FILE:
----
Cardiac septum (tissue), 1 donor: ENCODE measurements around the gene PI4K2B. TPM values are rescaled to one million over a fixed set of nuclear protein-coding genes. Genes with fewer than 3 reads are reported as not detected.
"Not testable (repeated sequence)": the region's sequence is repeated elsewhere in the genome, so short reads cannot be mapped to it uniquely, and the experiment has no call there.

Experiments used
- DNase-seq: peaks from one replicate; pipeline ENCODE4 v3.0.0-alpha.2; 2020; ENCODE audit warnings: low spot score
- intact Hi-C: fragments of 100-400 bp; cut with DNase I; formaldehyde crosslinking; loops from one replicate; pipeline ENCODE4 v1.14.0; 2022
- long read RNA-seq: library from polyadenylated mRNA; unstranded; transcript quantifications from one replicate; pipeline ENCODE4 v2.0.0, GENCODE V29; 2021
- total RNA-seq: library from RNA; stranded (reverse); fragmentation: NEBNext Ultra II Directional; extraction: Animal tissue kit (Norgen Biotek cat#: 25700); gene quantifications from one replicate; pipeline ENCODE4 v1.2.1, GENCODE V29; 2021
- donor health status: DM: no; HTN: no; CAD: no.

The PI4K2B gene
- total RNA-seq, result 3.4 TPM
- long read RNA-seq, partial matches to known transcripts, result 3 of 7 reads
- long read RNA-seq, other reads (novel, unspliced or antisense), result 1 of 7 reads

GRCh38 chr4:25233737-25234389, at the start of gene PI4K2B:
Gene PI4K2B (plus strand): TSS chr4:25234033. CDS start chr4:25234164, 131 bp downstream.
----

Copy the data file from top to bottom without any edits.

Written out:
Cardiac septum (tissue), 1 donor: ENCODE measurements around the gene PI4K2B. TPM values are rescaled to one million over a fixed set of nuclear protein-coding genes. Genes with fewer than 3 reads are reported as not detected.
"Not testable (repeated sequence)": the region's sequence is repeated elsewhere in the genome, so short reads cannot be mapped to it uniquely, and the experiment has no call there.

Experiments used
- DNase-seq: peaks from one replicate; pipeline ENCODE4 v3.0.0-alpha.2; 2020; ENCODE audit warnings: low spot score
- intact Hi-C: fragments of 100-400 bp; cut with DNase I; formaldehyde crosslinking; loops from one replicate; pipeline ENCODE4 v1.14.0; 2022
- long read RNA-seq: library from polyadenylated mRNA; unstranded; transcript quantifications from one replicate; pipeline ENCODE4 v2.0.0, GENCODE V29; 2021
- total RNA-seq: library from RNA; stranded (reverse); fragmentation: NEBNext Ultra II Directional; extraction: Animal tissue kit (Norgen Biotek cat#: 25700); gene quantifications from one replicate; pipeline ENCODE4 v1.2.1, GENCODE V29; 2021
- donor health status: DM: no; HTN: no; CAD: no.

The PI4K2B gene
- total RNA-seq, result 3.4 TPM
- long read RNA-seq, partial matches to known transcripts, result 3 of 7 reads
- long read RNA-seq, other reads (novel, unspliced or antisense), result 1 of 7 reads

GRCh38 chr4:25233737-25234389, at the start of gene PI4K2B:
Gene PI4K2B (plus strand): TSS chr4:25234033. CDS start chr4:25234164, 131 bp downstream.